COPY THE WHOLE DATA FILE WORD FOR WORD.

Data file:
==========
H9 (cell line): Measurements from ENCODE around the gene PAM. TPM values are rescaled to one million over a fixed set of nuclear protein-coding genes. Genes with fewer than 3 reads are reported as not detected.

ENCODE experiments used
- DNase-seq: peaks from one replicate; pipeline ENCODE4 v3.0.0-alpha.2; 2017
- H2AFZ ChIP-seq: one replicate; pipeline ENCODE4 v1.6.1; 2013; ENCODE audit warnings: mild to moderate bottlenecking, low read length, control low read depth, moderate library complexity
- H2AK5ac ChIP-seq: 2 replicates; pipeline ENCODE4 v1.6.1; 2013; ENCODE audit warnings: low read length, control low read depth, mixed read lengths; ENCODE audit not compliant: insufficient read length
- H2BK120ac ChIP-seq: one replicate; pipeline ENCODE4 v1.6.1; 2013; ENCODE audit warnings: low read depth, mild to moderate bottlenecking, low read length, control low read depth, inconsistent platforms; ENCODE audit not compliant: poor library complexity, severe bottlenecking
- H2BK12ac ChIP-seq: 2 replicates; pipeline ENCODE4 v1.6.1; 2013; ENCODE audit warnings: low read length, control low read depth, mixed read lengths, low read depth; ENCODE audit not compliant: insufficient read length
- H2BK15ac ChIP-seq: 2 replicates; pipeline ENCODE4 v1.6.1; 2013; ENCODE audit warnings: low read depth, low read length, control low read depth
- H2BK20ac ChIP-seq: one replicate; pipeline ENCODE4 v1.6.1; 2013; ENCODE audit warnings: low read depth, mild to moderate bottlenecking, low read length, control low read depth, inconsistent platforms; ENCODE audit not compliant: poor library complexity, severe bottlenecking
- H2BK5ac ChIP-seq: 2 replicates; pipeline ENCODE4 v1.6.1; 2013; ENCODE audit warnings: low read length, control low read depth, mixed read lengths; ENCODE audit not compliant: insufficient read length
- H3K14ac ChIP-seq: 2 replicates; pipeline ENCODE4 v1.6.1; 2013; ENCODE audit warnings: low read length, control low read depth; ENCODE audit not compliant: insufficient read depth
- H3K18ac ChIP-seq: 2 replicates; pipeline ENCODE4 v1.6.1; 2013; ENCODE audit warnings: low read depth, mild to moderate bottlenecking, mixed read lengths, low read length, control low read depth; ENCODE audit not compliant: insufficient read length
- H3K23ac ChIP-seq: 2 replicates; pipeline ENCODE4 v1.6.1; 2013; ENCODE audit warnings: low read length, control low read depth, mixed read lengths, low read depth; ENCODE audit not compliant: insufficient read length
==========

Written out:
H9 (cell line): Measurements from ENCODE around the gene PAM. TPM values are rescaled to one million over a fixed set of nuclear protein-coding genes. Genes with fewer than 3 reads are reported as not detected.

ENCODE experiments used
- DNase-seq: peaks from one replicate; pipeline ENCODE4 v3.0.0-alpha.2; 2017
- H2AFZ ChIP-seq: one replicate; pipeline ENCODE4 v1.6.1; 2013; ENCODE audit warnings: mild to moderate bottlenecking, low read length, control low read depth, moderate library complexity
- H2AK5ac ChIP-seq: 2 replicates; pipeline ENCODE4 v1.6.1; 2013; ENCODE audit warnings: low read length, control low read depth, mixed read lengths; ENCODE audit not compliant: insufficient read length
- H2BK120ac ChIP-seq: one replicate; pipeline ENCODE4 v1.6.1; 2013; ENCODE audit warnings: low read depth, mild to moderate bottlenecking, low read length, control low read depth, inconsistent platforms; ENCODE audit not compliant: poor library complexity, severe bottlenecking
- H2BK12ac ChIP-seq: 2 replicates; pipeline ENCODE4 v1.6.1; 2013; ENCODE audit warnings: low read length, control low read depth, mixed read lengths, low read depth; ENCODE audit not compliant: insufficient read length
- H2BK15ac ChIP-seq: 2 replicates; pipeline ENCODE4 v1.6.1; 2013; ENCODE audit warnings: low read depth, low read length, control low read depth
- H2BK20ac ChIP-seq: one replicate; pipeline ENCODE4 v1.6.1; 2013; ENCODE audit warnings: low read depth, mild to moderate bottlenecking, low read length, control low read depth, inconsistent platforms; ENCODE audit not compliant: poor library complexity, severe bottlenecking
- H2BK5ac ChIP-seq: 2 replicates; pipeline ENCODE4 v1.6.1; 2013; ENCODE audit warnings: low read length, control low read depth, mixed read lengths; ENCODE audit not compliant: insufficient read length
- H3K14ac ChIP-seq: 2 replicates; pipeline ENCODE4 v1.6.1; 2013; ENCODE audit warnings: low read length, control low read depth; ENCODE audit not compliant: insufficient read depth
- H3K18ac ChIP-seq: 2 replicates; pipeline ENCODE4 v1.6.1; 2013; ENCODE audit warnings: low read depth, mild to moderate bottlenecking, mixed read lengths, low read length, control low read depth; ENCODE audit not compliant: insufficient read length
- H3K23ac ChIP-seq: 2 replicates; pipeline ENCODE4 v1.6.1; 2013; ENCODE audit warnings: low read length, control low read depth, mixed read lengths, low read depth; ENCODE audit not compliant: insufficient read length